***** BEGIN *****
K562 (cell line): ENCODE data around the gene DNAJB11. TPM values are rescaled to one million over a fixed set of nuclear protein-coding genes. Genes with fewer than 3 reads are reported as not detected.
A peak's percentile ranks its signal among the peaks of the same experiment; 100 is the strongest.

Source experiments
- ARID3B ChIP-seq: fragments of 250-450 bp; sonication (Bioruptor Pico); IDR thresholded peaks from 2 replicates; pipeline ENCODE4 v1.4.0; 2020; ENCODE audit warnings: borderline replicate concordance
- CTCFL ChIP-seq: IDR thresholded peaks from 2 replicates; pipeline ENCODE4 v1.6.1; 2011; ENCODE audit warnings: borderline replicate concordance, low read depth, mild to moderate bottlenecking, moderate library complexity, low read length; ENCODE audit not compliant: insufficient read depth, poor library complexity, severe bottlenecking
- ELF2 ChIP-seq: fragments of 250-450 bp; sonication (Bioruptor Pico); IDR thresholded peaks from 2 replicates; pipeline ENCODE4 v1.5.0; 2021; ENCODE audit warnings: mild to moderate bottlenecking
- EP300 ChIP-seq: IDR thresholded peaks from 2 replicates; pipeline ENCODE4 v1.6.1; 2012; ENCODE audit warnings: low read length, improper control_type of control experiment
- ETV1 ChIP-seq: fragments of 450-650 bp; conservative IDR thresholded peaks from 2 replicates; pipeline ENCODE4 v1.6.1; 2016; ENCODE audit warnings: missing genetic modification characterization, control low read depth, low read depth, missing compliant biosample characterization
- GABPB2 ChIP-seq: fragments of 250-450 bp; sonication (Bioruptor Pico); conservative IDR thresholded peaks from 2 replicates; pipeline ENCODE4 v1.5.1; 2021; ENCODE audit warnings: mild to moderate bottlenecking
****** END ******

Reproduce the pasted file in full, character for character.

K562 (cell line): ENCODE data around the gene DNAJB11. TPM values are rescaled to one million over a fixed set of nuclear protein-coding genes. Genes with fewer than 3 reads are reported as not detected.
A peak's percentile ranks its signal among the peaks of the same experiment; 100 is the strongest.

Source experiments
- ARID3B ChIP-seq: fragments of 250-450 bp; sonication (Bioruptor Pico); IDR thresholded peaks from 2 replicates; pipeline ENCODE4 v1.4.0; 2020; ENCODE audit warnings: borderline replicate concordance
- CTCFL ChIP-seq: IDR thresholded peaks from 2 replicates; pipeline ENCODE4 v1.6.1; 2011; ENCODE audit warnings: borderline replicate concordance, low read depth, mild to moderate bottlenecking, moderate library complexity, low read length; ENCODE audit not compliant: insufficient read depth, poor library complexity, severe bottlenecking
- ELF2 ChIP-seq: fragments of 250-450 bp; sonication (Bioruptor Pico); IDR thresholded peaks from 2 replicates; pipeline ENCODE4 v1.5.0; 2021; ENCODE audit warnings: mild to moderate bottlenecking
- EP300 ChIP-seq: IDR thresholded peaks from 2 replicates; pipeline ENCODE4 v1.6.1; 2012; ENCODE audit warnings: low read length, improper control_type of control experiment
- ETV1 ChIP-seq: fragments of 450-650 bp; conservative IDR thresholded peaks from 2 replicates; pipeline ENCODE4 v1.6.1; 2016; ENCODE audit warnings: missing genetic modification characterization, control low read depth, low read depth, missing compliant biosample characterization
- GABPB2 ChIP-seq: fragments of 250-450 bp; sonication (Bioruptor Pico); conservative IDR thresholded peaks from 2 replicates; pipeline ENCODE4 v1.5.1; 2021; ENCODE audit warnings: mild to moderate bottlenecking